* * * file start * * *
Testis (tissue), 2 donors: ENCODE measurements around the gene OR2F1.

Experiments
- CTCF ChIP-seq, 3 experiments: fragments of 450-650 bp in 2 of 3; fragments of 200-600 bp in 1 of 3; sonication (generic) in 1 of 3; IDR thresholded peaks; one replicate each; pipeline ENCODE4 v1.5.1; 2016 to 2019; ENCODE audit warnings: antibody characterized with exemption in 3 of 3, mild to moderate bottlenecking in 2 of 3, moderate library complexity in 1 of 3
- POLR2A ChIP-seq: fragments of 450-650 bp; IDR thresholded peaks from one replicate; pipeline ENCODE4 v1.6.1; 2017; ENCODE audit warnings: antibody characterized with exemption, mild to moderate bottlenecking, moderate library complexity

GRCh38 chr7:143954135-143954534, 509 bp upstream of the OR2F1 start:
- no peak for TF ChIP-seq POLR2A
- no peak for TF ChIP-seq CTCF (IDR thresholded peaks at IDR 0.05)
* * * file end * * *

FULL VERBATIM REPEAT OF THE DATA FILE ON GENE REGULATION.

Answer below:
Testis (tissue), 2 donors: ENCODE measurements around the gene OR2F1.

Experiments
- CTCF ChIP-seq, 3 experiments: fragments of 450-650 bp in 2 of 3; fragments of 200-600 bp in 1 of 3; sonication (generic) in 1 of 3; IDR thresholded peaks; one replicate each; pipeline ENCODE4 v1.5.1; 2016 to 2019; ENCODE audit warnings: antibody characterized with exemption in 3 of 3, mild to moderate bottlenecking in 2 of 3, moderate library complexity in 1 of 3
- POLR2A ChIP-seq: fragments of 450-650 bp; IDR thresholded peaks from one replicate; pipeline ENCODE4 v1.6.1; 2017; ENCODE audit warnings: antibody characterized with exemption, mild to moderate bottlenecking, moderate library complexity

GRCh38 chr7:143954135-143954534, 509 bp upstream of the OR2F1 start:
- no peak for TF ChIP-seq POLR2A
- no peak for TF ChIP-seq CTCF (IDR thresholded peaks at IDR 0.05)